But reality, that cruel lover, has other ideas.  The President's bended knee and olive branches are being met with sneers and cold contempt by rogues.  His measure has been taken, and he's deemed weak.  And, by extension, so is liberalism, which governs his actions. 

The President unilaterally withdrew elements of missile defense from the Poles and Czechs.  His gesture was met immediately by the Russians with cool disdain.  The Russians, historically a brutal people with a taste for domination, see the President's action as craven; it will embolden them to push for more concessions, perhaps concerning Georgia or even the Ukraine.  The Chinese are no less likely to test the President's mettle.  Taiwan could be in China's crosshairs.        

Mr. Obama's pledge to shut down Gitmo -- someday -- met with plenty of applause from leftists here and overseas.  Yet the nation's enemies were unmoved.  To their eyes, Gitmo was already Club Med.  Their enemies don't get kid-glove treatment.  Yet another sure sign to them of presidential timidity. 

And this past week, President Obama managed a two-fer.  He waffled on his commitment to fight the "necessary war" in Afghanistan and, after his gauzy U.N. speech, was greeted with brazen defiance by Iranian President Mahmoud Ahmadinejad, whose nation, we've learned, has a secret second uranium enrichment facility near the holy city of Qom.  Still more evidence that the Iranians plan on building unholy nuclear bombs.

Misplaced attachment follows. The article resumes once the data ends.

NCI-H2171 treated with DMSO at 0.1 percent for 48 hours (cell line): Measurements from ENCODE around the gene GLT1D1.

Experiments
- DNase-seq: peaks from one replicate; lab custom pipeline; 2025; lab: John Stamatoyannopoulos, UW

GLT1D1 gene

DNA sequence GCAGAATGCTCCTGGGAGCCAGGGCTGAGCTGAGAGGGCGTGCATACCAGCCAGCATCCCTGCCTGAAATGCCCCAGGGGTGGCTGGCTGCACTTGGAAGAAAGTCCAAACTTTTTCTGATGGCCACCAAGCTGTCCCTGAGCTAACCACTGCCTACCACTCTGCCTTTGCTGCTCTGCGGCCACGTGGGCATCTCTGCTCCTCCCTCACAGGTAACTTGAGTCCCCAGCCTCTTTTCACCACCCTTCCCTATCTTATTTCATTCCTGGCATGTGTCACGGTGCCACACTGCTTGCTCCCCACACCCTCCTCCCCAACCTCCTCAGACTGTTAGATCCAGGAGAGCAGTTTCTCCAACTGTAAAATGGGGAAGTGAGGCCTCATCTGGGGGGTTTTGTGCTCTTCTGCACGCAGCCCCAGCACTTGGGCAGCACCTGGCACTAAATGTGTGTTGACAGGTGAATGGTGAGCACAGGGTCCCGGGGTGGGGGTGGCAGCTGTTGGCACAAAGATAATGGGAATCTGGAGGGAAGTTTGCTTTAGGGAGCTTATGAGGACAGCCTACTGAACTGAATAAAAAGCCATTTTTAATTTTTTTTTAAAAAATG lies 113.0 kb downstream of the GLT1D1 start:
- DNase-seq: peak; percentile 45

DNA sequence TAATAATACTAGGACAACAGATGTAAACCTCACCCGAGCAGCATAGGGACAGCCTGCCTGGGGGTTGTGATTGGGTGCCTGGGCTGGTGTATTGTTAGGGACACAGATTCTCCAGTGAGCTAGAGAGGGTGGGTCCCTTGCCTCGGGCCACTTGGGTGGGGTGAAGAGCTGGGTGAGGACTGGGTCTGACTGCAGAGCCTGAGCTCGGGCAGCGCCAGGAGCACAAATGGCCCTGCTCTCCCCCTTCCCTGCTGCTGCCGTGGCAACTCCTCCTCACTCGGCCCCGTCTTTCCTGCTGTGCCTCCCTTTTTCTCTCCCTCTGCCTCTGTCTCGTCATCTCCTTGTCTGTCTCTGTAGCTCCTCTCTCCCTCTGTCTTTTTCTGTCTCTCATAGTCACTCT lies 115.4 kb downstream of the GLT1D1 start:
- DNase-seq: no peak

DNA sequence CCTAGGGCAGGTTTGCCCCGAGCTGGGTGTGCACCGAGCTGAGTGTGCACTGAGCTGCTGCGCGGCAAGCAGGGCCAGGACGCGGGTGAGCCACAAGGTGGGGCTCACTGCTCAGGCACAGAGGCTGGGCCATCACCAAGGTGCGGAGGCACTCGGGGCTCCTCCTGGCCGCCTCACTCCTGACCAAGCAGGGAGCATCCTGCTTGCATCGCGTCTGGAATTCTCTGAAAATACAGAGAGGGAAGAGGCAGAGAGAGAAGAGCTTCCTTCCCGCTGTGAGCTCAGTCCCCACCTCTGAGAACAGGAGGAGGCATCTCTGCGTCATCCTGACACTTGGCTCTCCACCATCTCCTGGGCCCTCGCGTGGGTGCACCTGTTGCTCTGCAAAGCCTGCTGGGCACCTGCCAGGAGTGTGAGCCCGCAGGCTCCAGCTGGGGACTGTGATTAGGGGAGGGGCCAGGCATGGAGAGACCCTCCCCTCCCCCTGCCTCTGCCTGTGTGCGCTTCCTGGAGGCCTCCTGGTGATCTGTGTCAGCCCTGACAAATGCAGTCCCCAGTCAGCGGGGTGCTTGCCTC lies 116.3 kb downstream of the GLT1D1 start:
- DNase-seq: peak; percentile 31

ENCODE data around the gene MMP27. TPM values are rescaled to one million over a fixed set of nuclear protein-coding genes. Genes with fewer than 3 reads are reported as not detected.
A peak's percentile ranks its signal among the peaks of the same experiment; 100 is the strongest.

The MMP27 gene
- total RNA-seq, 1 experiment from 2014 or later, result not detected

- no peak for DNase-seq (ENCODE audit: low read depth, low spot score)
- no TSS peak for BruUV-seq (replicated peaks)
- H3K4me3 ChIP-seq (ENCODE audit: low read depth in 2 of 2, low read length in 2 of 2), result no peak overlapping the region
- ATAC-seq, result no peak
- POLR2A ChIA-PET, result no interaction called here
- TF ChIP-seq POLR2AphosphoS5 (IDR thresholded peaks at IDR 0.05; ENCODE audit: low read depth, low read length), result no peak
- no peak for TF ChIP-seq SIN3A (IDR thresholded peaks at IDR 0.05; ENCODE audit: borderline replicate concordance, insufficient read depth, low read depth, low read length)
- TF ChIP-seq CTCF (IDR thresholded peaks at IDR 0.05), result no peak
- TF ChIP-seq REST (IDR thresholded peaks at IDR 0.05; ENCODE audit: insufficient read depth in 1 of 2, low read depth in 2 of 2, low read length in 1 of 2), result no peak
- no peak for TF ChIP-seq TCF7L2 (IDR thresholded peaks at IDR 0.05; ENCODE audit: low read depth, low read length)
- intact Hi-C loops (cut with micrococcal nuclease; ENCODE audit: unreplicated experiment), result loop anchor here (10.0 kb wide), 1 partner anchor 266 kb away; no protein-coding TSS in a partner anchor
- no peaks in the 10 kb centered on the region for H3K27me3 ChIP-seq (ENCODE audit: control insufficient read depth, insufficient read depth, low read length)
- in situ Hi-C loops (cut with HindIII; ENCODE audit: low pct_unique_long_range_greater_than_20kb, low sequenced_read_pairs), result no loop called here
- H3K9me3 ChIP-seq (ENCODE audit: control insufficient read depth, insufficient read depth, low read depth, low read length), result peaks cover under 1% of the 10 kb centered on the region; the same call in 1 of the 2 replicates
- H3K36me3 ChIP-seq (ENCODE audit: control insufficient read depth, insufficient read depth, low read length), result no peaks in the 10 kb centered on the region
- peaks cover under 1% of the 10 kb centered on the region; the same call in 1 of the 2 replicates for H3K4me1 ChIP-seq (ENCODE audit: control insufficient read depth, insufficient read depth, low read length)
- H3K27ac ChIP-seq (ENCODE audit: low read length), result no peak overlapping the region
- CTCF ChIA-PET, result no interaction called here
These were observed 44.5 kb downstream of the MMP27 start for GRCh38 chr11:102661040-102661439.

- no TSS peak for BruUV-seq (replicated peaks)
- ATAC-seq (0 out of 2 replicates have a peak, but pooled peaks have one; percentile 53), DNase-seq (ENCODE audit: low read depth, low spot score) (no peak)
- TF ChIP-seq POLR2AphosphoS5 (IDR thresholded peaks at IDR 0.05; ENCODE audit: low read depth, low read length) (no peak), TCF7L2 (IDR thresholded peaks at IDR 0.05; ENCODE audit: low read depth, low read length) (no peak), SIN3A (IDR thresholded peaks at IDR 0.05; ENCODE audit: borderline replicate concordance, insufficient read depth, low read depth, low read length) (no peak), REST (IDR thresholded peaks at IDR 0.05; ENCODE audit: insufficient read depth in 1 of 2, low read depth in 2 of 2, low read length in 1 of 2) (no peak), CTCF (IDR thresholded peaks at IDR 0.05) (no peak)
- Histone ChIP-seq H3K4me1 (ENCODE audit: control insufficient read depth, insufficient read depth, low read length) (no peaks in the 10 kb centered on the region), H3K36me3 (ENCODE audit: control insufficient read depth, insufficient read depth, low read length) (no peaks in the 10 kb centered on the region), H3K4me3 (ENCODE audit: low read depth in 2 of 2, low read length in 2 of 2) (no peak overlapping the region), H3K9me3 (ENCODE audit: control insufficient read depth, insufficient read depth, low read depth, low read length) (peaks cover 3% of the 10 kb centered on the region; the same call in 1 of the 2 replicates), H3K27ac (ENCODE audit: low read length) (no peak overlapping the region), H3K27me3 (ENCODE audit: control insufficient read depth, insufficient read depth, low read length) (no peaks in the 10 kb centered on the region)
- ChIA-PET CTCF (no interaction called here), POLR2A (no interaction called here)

In response, all the President could do was retreat into legalism.  He said this:

"The Iranian government must now demonstrate through deeds its peaceful intentions or be held accountable to international standards and international law."

What any fair-minded observer sees is that the Iranians are demonstrating through deeds their intention to create nuclear weapons.  Their missile test over the weekend has nothing to do with "Atoms for Peace."  Given their persistence, they don't seem greatly deterred by the threat of slaps on the wrist in international courts or U.N. censure.  The mullahs are playing a tough game of chicken, one Mr. Obama and liberals are ill-equipped to play and win.

In less than nine months time, the time of Mr. Obama's tenure, a bad economy remains bad, with the prospect of getting worse.  Overseas, the nation's enemies, who only a short time ago feared us, now scheme to overtly or surreptitiously challenge us.  Our allies in Europe, Asia and the Middle East, some of whom resent our power, must confront an ugly question: What happens in a world absent sufficient projections of American power?

But make no mistake.  This is not only the faults and failings of a man, Barack Obama, but of the worldview and philosophy he embodies.  Liberalism in action is again proving to be a dismal and dangerous failure.  This time, though, its margin for error is greatly diminished.  Hence, the nation faces greater risks.    

The only way for liberalism to work is if it stops being liberalism.  What are the odds of that happening?